IASB Member and Board Governor, Tim Mathy shared his insight on current speaker trends, new technology and the value of working with speakers bureaus and management companies at IMEX (October 2019).
Alex Plaxen: This is my first [interview] of the day, so I’m very excited. I’ve known Tim for a long time. We were talking yestersday - How long…? How did we meet…? I have no idea! So, it’s great. So, Tim introduce yourself. Let everyone know kind of what you do.
Tim Mathy: My name is Tim Mathy, I’m a Senior Partner with SpeakInc Speakers Bureau - kind of a weird name. And I am a board member of IASB, which I think we’re gonna talk a little bit about too. But yeah - I’ve known you and I don’t know how. We’re social media friends for a while and I don’t know how… It’s kind of this industry though, right? You just kind of know people.
Lindsay Martin-Bilbrey: I think that’s the strange thing… Tim pops up in the most unusual places. I was literally walking down the hallway and I was like, “Is that Tim Mathy?!” The last person I expected to see here. And of course he’s got four other people… But you had a speaker who was working on Smart Monday, right?
TM: We did! We brought in Phil Hansen who is an artist, speaker, done a TED Talk… He’s kinda cool. And he speaks, but also what he does is an art piece. He had the attendees do little pieces of art, and then he went in a private room for 5 hours - him and an assistant - and busted out this John Lennon piece and it’s awesome! MPI did a YouTube link to it. It’s incredible; it’s just a different thing to add some value to a normal keynote. It was well received and, quite honestly, we already got some business from it, so it’s cool.
LMB: That’s fantastic.
AP: That’s awesome. Yeah, it’s interesting because with the speakers now - like some of us, we’re speakers - you’re constantly being asked, “What other value can you bring?” and oftentimes it’s a book signing. Well, what ELSE can I do…? And so thinking on that end, what trends are you seeing that people are asking for?
TM: That’s a good lead in. I think as far as value, one of the biggest trends is they’re asking for more - be it the book signing, or even after the keynote - the keynote is usually the 10,000 foot level - but after, can you do me a breakout right after that is how we can really improve your association or business. I mean, that’s a huge trend going on right now. And also just technology from both sides; be it from the meeting professional’s side as far as what they’re using and how they adapt to that, but also the speaker’s side - PowerPoint, ya know, it’s a boring dead tool.
AP: Death by PowerPoint!
TM: Exactly. How do you keep the cutting edge as far as your slides and how things are going… So, they need to adapt to that.
LMB: So, you’re saying overhead projectors are coming back.
TM: You know what - I think they need to come back! Ya know the old slides with the circles… What are those called?
LMB Oh! Yes!
AP: I would be very interested in seeing a keynote with one of those! That would be awesome! I’d love that.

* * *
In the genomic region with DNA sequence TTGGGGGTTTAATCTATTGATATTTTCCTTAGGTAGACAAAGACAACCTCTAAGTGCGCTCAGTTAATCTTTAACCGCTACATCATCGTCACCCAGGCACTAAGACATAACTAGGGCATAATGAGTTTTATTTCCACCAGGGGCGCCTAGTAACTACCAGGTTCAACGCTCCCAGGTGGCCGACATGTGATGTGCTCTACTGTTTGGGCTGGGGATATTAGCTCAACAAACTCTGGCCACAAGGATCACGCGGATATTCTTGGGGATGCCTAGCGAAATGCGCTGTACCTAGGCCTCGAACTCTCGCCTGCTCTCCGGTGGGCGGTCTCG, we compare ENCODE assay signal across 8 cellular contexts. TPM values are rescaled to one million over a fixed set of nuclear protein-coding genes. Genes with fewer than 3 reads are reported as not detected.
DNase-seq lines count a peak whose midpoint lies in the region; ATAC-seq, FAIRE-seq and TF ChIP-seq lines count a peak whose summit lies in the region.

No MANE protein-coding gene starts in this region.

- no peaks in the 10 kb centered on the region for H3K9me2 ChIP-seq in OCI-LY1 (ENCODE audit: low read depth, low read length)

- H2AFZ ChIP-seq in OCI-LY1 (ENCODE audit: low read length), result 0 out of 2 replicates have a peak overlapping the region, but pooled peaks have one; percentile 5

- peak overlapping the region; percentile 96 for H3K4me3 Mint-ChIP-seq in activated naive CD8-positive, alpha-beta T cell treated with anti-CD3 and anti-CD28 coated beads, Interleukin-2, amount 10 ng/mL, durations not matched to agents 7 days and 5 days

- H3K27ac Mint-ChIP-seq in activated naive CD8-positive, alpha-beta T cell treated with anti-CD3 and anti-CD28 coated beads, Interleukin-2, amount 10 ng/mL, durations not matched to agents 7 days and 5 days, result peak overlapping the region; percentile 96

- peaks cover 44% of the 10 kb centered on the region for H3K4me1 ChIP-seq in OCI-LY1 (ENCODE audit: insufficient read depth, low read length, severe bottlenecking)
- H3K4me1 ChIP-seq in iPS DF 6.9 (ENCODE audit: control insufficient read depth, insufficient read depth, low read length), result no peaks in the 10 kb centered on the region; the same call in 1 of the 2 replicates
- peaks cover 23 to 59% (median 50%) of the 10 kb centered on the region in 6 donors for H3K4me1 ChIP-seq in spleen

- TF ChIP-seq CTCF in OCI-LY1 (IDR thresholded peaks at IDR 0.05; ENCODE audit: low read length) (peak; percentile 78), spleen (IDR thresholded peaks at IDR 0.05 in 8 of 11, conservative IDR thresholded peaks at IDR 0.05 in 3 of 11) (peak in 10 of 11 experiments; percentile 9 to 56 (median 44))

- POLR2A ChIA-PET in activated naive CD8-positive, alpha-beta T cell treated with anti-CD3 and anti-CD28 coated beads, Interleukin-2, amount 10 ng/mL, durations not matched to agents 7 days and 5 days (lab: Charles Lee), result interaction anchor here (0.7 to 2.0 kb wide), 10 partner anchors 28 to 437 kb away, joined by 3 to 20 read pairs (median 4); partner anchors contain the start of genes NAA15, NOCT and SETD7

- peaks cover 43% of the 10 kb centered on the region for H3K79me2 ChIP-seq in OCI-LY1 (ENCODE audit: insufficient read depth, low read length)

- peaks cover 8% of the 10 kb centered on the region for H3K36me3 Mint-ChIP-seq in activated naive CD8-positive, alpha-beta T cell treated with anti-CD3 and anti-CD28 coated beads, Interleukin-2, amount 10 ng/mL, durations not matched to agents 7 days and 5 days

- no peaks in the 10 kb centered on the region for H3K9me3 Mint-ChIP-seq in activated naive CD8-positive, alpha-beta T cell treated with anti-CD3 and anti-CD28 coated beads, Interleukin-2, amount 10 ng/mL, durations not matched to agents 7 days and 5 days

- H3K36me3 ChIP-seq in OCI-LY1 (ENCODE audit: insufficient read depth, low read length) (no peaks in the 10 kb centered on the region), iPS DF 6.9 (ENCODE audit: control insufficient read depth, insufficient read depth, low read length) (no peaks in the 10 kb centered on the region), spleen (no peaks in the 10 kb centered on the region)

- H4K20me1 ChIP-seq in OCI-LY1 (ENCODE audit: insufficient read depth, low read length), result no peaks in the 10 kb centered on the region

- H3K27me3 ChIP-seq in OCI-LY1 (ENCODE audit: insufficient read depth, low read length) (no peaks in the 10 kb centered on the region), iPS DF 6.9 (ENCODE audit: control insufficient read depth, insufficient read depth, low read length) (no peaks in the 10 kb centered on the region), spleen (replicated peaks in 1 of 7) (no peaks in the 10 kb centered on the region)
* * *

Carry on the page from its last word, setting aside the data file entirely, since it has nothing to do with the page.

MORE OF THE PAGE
TM: But some, ya know, they have that cool AV to them and it’s like how do they have that? And I have some speakers, I joke, they won’t let you tape the first 5 minutes because they want to keep proprietary how they’re doing that cool intro or whatever it might be.
LMB: One of the other things we were talking about - I was actually at an event with Tim back in April for the International Association of Speakers Bureaus and it was funny because I was literally the only meeting planner there. It’s a very small community, so kind of unpack because I think it’s one of those places where, “What’s a bureau vs. a speaker’s agent vs. hiring directly a speaker as a planner?” Tell me a little bit about the layers and where you fit into it, as well as the association.
TM: Yeah, sure. And it is a very small division of the meeting world, but at the same time if you ask meeting planners, they’re like “Why are all these bureaus calling me and where’d they come from?” They think we’re like coming from underground, it’s bothering people. But, basically there’s speakers bureaus everywhere and what we try to do is help make your life easier and help you look good by booking speakers. I mean, you look at a 5 minute tape and you’re like “this person’s great,” but [bureaus] really have the knowledge as far as who is good, who is not, who is easy to work with - and make your event a success. Also, if there’s a problem we can be an insurance policy. And think about it - if you book a speaker once, they’re gonna be … if they have a problem with that, so be it. But if someone like myself, or a different bureau, books them 20-30-40 times a year - that’s a lot of money going into them, so I think there’s just more credibility there with the speakers bureaus. And there’s different types. You have exclusives, so they manage some speakers exclusively, and there’s others like myself - my bureau, SpeakInc - we’re non-exclusive so we really try to push that the meeting professional is our client. Then you also have speaker management companies that manage speakers, and speakers bureaus call the management companies to…